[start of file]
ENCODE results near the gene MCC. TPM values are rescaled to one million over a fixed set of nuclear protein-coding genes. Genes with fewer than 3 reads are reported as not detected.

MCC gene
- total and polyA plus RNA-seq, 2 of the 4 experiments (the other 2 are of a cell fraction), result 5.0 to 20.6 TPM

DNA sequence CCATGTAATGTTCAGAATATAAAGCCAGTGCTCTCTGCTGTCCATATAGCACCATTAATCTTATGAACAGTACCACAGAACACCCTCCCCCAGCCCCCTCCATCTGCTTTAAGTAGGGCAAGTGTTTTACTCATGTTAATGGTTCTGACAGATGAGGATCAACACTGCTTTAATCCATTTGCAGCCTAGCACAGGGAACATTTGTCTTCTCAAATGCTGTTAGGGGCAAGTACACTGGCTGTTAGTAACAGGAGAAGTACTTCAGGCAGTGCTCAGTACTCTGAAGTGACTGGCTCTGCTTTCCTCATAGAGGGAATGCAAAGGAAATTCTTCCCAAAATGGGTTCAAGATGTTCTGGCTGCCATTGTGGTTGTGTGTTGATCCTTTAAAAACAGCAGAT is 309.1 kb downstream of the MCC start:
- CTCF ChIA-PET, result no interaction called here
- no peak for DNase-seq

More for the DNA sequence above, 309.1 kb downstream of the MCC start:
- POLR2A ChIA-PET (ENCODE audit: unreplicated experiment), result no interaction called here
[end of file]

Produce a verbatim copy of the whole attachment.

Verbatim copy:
ENCODE results near the gene MCC. TPM values are rescaled to one million over a fixed set of nuclear protein-coding genes. Genes with fewer than 3 reads are reported as not detected.

MCC gene
- total and polyA plus RNA-seq, 2 of the 4 experiments (the other 2 are of a cell fraction), result 5.0 to 20.6 TPM

DNA sequence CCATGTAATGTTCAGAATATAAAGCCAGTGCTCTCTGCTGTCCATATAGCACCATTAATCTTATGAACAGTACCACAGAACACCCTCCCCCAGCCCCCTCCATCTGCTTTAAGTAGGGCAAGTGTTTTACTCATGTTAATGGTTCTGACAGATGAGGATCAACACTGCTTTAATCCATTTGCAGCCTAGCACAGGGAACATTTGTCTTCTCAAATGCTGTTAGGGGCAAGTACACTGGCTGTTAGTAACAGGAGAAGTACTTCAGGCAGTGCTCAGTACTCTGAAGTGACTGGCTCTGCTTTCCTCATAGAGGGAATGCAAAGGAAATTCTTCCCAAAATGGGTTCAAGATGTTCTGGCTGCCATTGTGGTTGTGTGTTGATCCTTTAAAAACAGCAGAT is 309.1 kb downstream of the MCC start:
- CTCF ChIA-PET, result no interaction called here
- no peak for DNase-seq

More for the DNA sequence above, 309.1 kb downstream of the MCC start:
- POLR2A ChIA-PET (ENCODE audit: unreplicated experiment), result no interaction called here